The Importance of Public Art - Through Our Eyes

"Flight Column" by Robert Gehrke   University of Montana Public Art

"Flight Column" by Robert Gehrke

 University of Montana Public Art

In a world where we are constantly surrounded by an onslaught of media sources and images, it is easy to forget why we should care about public art at all. What difference does it make if a community takes the time to seek after, install and care for public art? Well - here in Missoula, we think its a BIG deal. Here's why...

First & foremost, the City of Missoula has become quite a hub for artists and art related employment. According to Tom Bensen, Executive Director of ARTS Missoula,  "The National Center for Arts Research Study names Missoula as the 4th most vibrant mid-sized cities in the country, while the Arts and Economic Prosperity Report [by Americans for the Arts] reveals that our nonprofit arts sector is a $54 million industry, nearly three times that of communities our size.  The 1,913 FTE jobs in the nonprofit arts industry is a comparable number to those of other better known and more recognized employers, specifically the University of Montana and our two hospitals."

This data shows that the arts are important to Missoulians. The Public Art scene is an avenue for artists and community members to have an opportunity to show their work and be activley involved in this art community. Of course, Public Art is just a sector of this multi-channeled art atmosphere, but being able to see a sculpture on your daily commute, etc. begins that culture and conversation about the arts as a whole. For visitors to Missoula, it is an outward symbol of Missoula's values and priorities. Perhaps, this would persuade travelers to come back and visit us again!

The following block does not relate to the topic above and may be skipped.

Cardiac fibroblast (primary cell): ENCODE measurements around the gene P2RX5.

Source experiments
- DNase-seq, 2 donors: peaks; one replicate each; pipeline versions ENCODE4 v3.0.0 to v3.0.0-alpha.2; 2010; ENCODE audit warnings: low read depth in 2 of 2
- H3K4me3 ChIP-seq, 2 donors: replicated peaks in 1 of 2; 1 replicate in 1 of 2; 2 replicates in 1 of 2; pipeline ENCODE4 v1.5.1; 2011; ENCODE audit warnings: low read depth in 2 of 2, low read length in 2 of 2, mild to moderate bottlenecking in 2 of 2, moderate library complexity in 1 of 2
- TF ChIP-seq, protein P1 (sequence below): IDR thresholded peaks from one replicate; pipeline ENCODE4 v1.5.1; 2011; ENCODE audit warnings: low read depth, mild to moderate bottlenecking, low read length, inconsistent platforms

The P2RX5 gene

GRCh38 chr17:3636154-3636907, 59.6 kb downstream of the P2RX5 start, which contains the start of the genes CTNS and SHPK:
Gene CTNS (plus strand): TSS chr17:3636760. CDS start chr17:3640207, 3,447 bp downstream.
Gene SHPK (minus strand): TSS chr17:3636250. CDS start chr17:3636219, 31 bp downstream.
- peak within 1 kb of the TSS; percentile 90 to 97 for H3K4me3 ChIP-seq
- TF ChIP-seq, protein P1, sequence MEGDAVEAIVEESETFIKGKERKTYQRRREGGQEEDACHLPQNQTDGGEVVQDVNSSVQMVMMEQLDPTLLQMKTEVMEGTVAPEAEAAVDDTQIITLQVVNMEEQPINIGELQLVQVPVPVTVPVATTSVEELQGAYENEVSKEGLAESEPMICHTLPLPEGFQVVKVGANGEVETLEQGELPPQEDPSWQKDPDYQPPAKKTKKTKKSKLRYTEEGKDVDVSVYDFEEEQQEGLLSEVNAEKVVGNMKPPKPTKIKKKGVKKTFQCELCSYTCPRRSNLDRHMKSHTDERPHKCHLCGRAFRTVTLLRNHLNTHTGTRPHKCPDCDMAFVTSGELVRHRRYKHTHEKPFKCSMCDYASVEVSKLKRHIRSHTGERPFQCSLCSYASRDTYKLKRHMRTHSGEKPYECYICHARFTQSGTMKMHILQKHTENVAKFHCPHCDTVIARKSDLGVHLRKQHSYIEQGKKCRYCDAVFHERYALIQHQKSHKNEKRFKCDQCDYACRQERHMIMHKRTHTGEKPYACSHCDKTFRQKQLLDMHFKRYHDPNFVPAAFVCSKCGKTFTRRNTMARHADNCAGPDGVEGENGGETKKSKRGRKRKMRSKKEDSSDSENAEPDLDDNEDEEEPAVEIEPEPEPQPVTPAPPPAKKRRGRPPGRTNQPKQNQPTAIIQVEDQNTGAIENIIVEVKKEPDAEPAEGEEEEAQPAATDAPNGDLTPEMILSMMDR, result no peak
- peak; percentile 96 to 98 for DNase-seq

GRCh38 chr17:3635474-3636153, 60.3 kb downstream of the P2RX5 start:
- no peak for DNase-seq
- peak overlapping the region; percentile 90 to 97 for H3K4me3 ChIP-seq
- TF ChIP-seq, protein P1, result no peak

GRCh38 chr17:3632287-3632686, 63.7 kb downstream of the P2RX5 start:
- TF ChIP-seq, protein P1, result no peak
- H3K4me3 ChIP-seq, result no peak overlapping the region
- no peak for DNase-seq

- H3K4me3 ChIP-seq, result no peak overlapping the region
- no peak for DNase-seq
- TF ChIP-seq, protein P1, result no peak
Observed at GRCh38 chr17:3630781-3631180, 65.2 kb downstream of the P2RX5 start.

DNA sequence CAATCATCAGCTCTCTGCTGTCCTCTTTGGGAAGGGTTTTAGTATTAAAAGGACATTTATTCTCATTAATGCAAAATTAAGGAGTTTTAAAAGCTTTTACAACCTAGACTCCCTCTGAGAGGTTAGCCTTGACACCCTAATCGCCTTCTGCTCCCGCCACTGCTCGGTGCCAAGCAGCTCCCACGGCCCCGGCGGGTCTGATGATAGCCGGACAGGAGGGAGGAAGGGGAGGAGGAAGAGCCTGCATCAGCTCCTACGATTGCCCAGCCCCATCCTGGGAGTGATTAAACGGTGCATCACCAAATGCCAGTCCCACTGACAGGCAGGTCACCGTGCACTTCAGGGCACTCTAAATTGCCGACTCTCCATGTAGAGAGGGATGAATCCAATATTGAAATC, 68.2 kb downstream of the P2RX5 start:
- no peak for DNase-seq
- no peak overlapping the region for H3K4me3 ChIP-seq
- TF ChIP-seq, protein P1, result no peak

The foundation of Public Art is built on collaboration. The installment of work on public or private property requires loads of team-work, time, and agreement on an end goal. Public Art is also collaborative in the actual viewing of pieces. Art in open space requires viewers to participate in analyzing and experiencing a piece whether they signed up to do so or not. This kind of participation on all fronts is a community and society enhancing endeavor.

Not only is there a civic conversation brought to the table, but also a tangible economic benefit. The studies mentioned above [Arts Vibrancy Index & Arts & Economic Prosperity] very clearly announce that the arts mean business. Participation in arts events creates revenue for our community, government, & stakeholders while also employing a sizable chunk of our residents.

Lastly, Public Art presumably boosts the public's appreciation for art. For example, someone who has never stepped foot in a museum, happens to walk by an impressive sculpture. This experience allows the art piece to deliver messages, enhance creative thinking, or simply brighten this persons day. What's not to love?

Of course, there are infinite arguments as to the importance of Public Art. Here in Missoula, Montana we see direct benefits and regularly receive positive feedback from our public art programs. We believe that Public Art is important and we encourage the spread of artistic flow and creative thinking! 

Julie ArmstrongComment